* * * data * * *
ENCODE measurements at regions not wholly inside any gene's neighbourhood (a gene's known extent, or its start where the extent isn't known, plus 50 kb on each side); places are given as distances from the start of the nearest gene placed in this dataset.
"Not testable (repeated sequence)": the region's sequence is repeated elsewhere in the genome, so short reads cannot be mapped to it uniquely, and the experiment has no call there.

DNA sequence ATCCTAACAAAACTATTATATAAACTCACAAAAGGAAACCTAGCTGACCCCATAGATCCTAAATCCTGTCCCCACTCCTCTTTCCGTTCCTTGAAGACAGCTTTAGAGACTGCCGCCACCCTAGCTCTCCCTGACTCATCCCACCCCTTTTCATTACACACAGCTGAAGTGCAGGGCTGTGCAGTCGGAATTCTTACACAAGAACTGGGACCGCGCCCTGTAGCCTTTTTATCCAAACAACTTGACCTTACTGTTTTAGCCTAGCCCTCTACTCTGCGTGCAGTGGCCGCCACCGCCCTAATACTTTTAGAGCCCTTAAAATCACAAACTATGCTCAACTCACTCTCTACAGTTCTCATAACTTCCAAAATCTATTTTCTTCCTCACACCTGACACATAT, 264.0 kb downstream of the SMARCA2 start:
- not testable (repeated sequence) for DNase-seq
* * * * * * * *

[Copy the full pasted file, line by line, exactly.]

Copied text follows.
ENCODE measurements at regions not wholly inside any gene's neighbourhood (a gene's known extent, or its start where the extent isn't known, plus 50 kb on each side); places are given as distances from the start of the nearest gene placed in this dataset.
"Not testable (repeated sequence)": the region's sequence is repeated elsewhere in the genome, so short reads cannot be mapped to it uniquely, and the experiment has no call there.

DNA sequence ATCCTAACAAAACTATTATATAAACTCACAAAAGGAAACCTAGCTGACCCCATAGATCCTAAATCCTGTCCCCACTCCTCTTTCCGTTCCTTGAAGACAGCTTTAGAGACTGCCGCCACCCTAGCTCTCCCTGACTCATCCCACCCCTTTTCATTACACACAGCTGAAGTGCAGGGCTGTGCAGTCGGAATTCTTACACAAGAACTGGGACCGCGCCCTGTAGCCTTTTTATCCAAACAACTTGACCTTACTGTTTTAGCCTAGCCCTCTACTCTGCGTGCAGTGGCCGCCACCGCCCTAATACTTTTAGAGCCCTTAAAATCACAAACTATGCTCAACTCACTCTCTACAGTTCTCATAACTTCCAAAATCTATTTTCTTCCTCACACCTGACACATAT, 264.0 kb downstream of the SMARCA2 start:
- not testable (repeated sequence) for DNase-seq